For patients who suffer from lupus, their immune cells attack the body’s own tissue and organs as if they are enemy invaders. There are many kinds of lupus, but the most common and severe kind is systemic lupus erythematosus (SLE). SLE most often harms the heart, joints, skin, lungs, blood vessels, liver, kidneys and nervous system. The course of the disease is unpredictable, with periods of illness called flare-ups alternating with remission.
A new Yale-led study may give some hope for those who have lupus. The study describes how a protein found in common bacteria triggers the auto-immune response. Researchers say the finding opens the door to future therapies targeting the bacteria rather than the immune system.
The research team focused on a protein, Ro60, that has been found in lupus patients even before the developed symptoms. The protein induces the immune response and production of antibodies. In the study, researchers tested blood and tissue samples from patients who suffer from SLE. They identified Ro60 in bacteria from different parts of the body, including the mouth, skin and gut.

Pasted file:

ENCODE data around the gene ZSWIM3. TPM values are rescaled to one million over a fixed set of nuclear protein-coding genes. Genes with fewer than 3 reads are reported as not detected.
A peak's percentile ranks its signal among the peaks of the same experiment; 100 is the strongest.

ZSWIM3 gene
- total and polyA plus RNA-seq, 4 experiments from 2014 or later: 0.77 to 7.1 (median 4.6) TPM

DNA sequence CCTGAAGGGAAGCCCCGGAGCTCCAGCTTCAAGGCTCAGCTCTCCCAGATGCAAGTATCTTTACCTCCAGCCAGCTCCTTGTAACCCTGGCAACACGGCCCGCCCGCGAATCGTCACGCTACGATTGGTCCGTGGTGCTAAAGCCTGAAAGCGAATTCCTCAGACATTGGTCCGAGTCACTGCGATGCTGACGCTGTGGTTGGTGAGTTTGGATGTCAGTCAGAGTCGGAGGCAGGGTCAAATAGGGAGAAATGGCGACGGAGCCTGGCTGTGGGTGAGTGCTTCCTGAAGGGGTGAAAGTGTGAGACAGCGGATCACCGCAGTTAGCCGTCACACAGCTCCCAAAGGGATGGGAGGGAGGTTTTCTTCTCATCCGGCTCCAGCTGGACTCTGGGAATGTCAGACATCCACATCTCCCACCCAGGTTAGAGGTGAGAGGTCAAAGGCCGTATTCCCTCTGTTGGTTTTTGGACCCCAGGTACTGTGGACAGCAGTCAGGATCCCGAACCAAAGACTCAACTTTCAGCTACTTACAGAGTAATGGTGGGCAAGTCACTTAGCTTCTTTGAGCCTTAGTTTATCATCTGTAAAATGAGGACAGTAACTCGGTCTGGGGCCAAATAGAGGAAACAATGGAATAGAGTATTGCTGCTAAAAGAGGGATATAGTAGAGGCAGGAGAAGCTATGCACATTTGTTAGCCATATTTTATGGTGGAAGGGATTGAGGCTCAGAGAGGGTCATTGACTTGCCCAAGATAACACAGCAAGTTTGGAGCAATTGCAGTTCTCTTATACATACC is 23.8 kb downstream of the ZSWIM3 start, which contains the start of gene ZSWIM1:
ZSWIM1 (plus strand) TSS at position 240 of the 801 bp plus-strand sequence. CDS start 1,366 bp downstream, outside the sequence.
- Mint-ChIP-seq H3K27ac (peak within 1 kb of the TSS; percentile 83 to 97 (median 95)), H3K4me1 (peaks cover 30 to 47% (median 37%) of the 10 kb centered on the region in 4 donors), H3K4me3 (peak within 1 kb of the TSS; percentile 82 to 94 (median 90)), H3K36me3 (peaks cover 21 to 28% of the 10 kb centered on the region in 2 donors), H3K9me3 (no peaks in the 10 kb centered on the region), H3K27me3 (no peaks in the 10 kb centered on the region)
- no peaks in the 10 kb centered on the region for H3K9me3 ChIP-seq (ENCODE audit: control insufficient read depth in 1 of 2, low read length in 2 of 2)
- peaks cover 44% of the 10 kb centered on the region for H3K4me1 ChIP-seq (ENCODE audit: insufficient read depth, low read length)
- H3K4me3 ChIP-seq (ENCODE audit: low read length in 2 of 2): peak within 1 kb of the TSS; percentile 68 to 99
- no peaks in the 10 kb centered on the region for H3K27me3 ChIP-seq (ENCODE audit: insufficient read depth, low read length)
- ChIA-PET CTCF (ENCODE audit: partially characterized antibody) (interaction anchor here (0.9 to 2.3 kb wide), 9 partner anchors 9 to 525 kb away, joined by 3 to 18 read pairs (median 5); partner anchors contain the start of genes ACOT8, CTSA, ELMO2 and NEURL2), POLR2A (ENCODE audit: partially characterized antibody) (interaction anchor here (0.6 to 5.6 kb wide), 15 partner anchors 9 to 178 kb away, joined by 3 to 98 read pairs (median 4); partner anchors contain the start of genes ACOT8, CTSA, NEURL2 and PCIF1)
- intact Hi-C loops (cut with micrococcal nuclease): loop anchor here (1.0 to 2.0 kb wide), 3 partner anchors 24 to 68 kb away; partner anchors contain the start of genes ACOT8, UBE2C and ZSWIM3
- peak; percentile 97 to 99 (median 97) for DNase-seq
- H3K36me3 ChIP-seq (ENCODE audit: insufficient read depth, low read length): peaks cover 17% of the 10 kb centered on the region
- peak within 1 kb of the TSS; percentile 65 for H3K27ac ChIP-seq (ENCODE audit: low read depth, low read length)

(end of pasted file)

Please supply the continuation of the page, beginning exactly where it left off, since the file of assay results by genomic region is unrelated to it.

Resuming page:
More research is needed, but the new insight could lead to the development of personalized treatment for autoimmune diseases. For example, a topical medication could be designed to target bacteria in the skin or other organs where autoimmunity manifests.
If you have been diagnosed with lupus and have been denied your long-term care benefits from companies such as Unum, Hartford, or Cigna, the attorneys at Burke Harvey can help. Contact us today for a review of your case.